LMA lobbying efforts on eligibility of guarantees as unfunded credit protection bear fruit18 March 2019
The Loan Market Association ("LMA") is pleased to announce that, following lobbying efforts by the association, certain of its members and other industry bodies, the Prudential Regulation Authority ("PRA") has published a policy statement ("Policy Statement") on credit risk mitigation ("CRM"), which alleviates many of the concerns expressed by respondents, including the LMA, in a previous consultation.
The policy statement, in particular:
- does not implement the original proposal which would have stipulated that any guarantor be required to pay out "within days" of the date on which an obligor fails to make payment. This proposal would have invalidated or prevented the use of certain established CRM techniques.
- removes the proposal that any legal opinion required to be provided in support of a guarantee specifically considers the eligibility criteria. This would have been a difficult requirement to fulfil, particularly since many of the factors to be considered in this regard are matters of fact, rather than law, to which a legal opinion is manifestly unsuited.
The policy statement also, however:
- advises that certain exclusions often found in credit insurance policies (such as the nuclear exclusion) "may be contrary" to the EU Capital Requirements Regulation ("CRR") requirements unless “in all circumstances the clause is immaterial to the guaranteed exposure and the risk of an obligor default under that exposure”. This would indicate that a policy containing this exclusion may still be eligible as CRM, but a bank will need to demonstrate that it has satisfied this condition;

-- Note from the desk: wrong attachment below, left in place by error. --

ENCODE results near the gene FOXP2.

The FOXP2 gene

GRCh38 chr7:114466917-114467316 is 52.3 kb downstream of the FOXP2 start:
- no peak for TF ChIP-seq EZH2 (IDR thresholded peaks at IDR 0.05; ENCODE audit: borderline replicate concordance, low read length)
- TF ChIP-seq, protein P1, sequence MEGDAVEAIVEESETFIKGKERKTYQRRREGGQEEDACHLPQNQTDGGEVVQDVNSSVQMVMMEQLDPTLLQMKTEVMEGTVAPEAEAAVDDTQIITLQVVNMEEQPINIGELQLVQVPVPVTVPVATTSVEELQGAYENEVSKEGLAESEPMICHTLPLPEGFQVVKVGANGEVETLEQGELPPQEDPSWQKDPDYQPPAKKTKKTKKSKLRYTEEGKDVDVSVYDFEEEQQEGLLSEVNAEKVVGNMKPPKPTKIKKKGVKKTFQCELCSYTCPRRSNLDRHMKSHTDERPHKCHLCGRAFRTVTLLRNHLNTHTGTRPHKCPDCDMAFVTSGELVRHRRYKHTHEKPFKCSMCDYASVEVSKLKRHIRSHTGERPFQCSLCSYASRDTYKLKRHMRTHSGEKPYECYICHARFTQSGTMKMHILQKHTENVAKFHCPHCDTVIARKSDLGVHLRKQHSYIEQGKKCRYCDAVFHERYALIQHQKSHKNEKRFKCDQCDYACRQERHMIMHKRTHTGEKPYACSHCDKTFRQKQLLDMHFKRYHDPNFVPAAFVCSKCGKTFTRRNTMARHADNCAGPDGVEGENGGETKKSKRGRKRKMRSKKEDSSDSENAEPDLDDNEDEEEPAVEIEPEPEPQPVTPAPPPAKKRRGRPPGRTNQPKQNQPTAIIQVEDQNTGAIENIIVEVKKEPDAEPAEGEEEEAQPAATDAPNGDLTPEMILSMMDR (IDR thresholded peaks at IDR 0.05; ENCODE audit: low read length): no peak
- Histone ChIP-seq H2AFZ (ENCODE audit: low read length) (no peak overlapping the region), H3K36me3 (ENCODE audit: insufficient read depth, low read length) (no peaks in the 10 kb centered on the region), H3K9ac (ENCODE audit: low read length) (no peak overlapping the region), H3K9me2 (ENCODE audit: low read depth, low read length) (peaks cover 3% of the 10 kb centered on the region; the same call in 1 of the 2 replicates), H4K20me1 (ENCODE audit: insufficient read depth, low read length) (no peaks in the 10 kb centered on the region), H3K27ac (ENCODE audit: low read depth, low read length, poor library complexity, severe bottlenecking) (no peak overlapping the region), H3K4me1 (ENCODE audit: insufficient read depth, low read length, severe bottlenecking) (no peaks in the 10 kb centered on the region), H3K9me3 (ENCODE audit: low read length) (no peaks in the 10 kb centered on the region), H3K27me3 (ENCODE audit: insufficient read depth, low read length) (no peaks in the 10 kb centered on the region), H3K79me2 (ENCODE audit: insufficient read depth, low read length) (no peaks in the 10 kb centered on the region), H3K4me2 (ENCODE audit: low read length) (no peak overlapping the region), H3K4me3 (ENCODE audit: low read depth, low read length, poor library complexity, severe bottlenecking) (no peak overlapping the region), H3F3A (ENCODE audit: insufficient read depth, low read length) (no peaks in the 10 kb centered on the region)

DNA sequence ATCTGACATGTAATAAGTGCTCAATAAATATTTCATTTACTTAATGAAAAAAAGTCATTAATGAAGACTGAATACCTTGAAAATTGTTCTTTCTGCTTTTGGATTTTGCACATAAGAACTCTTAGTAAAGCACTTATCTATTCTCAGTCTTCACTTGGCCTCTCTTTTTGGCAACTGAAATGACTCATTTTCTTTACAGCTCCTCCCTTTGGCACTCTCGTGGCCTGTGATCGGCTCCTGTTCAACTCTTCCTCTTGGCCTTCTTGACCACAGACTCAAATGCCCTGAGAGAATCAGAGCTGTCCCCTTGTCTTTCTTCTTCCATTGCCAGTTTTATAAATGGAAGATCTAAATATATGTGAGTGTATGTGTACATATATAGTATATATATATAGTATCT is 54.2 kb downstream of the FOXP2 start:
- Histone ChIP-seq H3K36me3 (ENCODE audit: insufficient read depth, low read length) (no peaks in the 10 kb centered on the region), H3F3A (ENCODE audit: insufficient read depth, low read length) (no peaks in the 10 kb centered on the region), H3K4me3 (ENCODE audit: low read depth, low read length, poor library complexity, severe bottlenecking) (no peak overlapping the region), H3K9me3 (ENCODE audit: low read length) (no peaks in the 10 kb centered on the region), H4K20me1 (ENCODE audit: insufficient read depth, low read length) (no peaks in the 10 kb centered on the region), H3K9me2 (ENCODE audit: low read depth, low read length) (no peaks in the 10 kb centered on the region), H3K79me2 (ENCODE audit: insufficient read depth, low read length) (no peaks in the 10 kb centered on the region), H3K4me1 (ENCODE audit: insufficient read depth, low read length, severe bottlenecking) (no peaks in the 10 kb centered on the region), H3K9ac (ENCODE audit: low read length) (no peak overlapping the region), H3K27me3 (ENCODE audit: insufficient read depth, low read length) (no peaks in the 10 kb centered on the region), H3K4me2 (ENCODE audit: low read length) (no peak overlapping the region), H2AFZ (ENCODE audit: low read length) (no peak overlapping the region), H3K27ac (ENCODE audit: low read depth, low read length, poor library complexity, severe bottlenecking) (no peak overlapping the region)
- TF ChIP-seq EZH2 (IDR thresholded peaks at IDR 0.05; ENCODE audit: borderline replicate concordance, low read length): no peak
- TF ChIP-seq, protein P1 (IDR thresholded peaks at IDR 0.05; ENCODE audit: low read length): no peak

- indicates that, since, in some cases, the PRA believes that the use of guarantees as CRM has proved to be less effective than expected, resulting in residual risks, in certain circumstances the PRA will expect a bank to hold additional capital, even if the instrument meets the CRR criteria for CRM; and
- includes a new expectation around risks arising from eligible guarantee arrangements, requiring firms to identify risks arising from guarantees, "including the risk of non-fulfilment by the firm of a contractual obligation that could render the credit protection ineffective".
Commenting on the PRA statement, Amelia Slocombe, LMA Managing Director, said:
"An initial review of the policy statement would indicate that this is very good news for the market, since it removes two proposals which would have been particularly problematic. The LMA will, however, continue to review the detail of the policy statement in conjunction with its members and will liaise with the PRA to the extent that there are any other issues which still need to be resolved."
The PRA released a Consultation Paper in February 2018 entitled "Credit risk mitigation: Eligibility of guarantees as unfunded credit protection". The consultation sought responses from market participants on a series of proposed clarifications to the eligibility criteria for any "guarantee" intended to be used by institutions for the purpose of credit risk mitigation under the Capital Requirements Regulation (CRR). The proposals would have impacted those UK regulated firms which had adopted either the Standardised Approach or the Foundation Internal Ratings Based Approach.
Whilst the purpose of the consultation was to provide clarity on the underlying CRR requirements, the LMA was concerned that, if published in its then current form, the use of certain widely used, financially robust and well tested CRM techniques (such as credit risk insurance, risk participation agreements and guarantee/guarantee-like products provided by, for example, multilateral development banks and export credit agencies) would have been adversely impacted. This would have caused unnecessary disruption to what is currently a well-functioning and stable market. Furthermore, given the absence of grandfathering provisions or transitional arrangements, the LMA also believed that there was a potential risk to stability (at least on a short-term basis) within the financial system and that this risk was more likely in view of the very wide usage of these products across the market, as well as the reliance of firms on them for the purposes of complying with the CRR. The LMA therefore highlighted these issues as part of a detailed response, and also commented on specific points within the proposals which required greater clarification.